Some people seem to think that if companies do anything even close to listening to shareholders on issues like compensation, the capitalist world as we know it might come completely unhinged. (Ironic, since shareholders do represent "capital.") However, AFLAC (NYSE: AFL) is not only among the first to give its shareholders say regarding its top executives' pay, it has now gone ahead and actually held the first such vote. Guess what? Nothing came unhinged at all, as far as I can tell.

In fact, 93% of AFLAC's shareholders voted in favor of the compensation package. It sounds like AFLAC's shareholders are pretty happy. (And of the ones who didn't vote, well, I guess they can't really complain.)

So far, the collection of companies with plans to give their shareholders a "say on pay" in the form of a nonbinding vote over the next couple of years is pitifully sparse. Blockbuster (NYSE: BBI), Verizon (NYSE: VZ), and RiskMetrics Group (NYSE: RMG) are among the pioneers. (It would be awfully ironic if RiskMetrics wasn't, since this recent IPO specializes in risk management and corporate governance consulting services.) Other companies like Apple (Nasdaq: AAPL) and Motorola are looking into this initiative.

What does the current reluctance to give shareholders avenues for feedback say about our system? Personally, I think it says that, all too often, corporate management likes shareholders' capital but considers shareholders themselves powerless and inconsequential (or maybe even suckers).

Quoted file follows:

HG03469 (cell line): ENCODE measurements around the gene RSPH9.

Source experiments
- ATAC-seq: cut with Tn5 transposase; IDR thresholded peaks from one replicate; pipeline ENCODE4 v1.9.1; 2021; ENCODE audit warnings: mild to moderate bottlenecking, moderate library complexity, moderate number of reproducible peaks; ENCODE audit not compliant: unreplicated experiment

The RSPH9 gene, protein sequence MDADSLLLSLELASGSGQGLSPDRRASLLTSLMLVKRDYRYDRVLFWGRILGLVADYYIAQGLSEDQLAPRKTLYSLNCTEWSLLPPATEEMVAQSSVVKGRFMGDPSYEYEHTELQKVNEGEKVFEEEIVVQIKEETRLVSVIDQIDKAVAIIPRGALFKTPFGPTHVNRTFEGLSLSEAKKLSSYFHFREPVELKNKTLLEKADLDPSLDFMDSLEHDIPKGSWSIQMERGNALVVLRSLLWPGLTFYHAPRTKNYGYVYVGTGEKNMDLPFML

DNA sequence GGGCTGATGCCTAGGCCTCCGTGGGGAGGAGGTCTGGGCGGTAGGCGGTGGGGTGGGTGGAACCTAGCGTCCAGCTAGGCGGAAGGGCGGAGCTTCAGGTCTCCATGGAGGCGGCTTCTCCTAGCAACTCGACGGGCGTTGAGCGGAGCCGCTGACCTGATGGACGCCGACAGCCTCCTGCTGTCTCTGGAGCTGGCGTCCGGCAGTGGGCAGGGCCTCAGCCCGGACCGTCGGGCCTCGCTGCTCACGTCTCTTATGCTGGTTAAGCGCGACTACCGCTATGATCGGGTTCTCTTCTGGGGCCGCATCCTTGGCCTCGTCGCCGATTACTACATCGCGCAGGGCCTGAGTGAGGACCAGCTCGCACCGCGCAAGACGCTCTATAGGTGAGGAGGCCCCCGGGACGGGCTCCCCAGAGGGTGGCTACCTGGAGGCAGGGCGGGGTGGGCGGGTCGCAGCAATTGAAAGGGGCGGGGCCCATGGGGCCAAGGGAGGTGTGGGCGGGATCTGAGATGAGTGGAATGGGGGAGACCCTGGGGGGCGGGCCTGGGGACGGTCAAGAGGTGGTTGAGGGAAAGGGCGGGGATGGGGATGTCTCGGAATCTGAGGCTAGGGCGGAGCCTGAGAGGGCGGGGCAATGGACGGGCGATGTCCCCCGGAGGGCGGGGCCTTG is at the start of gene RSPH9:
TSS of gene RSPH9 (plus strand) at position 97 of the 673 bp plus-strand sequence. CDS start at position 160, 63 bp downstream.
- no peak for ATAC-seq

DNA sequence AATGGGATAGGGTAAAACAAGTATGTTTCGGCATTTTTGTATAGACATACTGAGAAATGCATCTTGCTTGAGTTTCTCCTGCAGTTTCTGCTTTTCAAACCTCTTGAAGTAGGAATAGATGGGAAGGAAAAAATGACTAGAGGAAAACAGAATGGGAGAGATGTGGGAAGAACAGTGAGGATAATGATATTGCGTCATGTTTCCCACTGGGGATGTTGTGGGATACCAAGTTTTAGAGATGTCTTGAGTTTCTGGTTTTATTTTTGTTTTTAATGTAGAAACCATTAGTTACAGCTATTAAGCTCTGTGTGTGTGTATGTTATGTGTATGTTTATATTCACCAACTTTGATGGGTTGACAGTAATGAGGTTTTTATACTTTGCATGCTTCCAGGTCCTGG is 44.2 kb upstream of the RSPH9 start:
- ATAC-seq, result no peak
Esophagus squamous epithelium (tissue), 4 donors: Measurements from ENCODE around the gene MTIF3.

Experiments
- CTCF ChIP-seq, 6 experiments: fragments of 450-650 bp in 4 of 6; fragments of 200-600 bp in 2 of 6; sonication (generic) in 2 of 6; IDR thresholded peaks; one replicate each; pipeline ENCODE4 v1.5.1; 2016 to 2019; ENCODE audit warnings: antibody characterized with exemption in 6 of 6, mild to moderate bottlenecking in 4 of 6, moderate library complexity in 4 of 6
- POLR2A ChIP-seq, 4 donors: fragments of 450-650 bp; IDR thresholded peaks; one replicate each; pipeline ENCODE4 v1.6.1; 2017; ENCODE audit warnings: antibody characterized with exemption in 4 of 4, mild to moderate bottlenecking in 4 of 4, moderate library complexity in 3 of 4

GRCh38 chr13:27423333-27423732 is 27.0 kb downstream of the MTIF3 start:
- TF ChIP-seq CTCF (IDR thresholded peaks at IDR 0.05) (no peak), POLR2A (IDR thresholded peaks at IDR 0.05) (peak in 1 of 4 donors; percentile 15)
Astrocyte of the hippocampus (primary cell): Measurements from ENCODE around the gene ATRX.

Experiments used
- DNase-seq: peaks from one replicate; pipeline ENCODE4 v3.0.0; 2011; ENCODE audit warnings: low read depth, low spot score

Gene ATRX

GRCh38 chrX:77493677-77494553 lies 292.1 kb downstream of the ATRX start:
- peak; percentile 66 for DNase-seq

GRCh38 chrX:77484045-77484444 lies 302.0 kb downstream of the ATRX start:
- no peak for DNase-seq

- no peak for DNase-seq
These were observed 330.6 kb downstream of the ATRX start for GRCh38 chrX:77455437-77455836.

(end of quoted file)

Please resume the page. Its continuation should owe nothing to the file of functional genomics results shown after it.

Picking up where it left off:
Of course, here's another perfectly good theory as to why many companies balk: If shareholders overwhelmingly vote that top brass is not properly paid according to performance, well, gosh, maybe they're right. Why else would so many companies avoid such a simple, practical proposal? Recent scandals -- and big paychecks and payouts -- related to companies like Merrill Lynch (NYSE: MER) and Citigroup (NYSE: C) underline why many people are unhappy with many managements' takings (and leavings).

A quick glance at AFLAC's chart and its press release discussing long-term returns gives me a hunch that its shareholders are probably pretty happy with how management's doing, and by extension, the pay. Hey, what a concept. Perhaps most shareholders are reasonable, when they're treated with respect and can tell that management is looking out for the company's and shareholders' interests, and not just their own. Go figure.

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Alyce Lomax does not own shares of any of the companies mentioned. The Fool's disclosure policy likes to walk around saying "AFLAC" in a duck voice.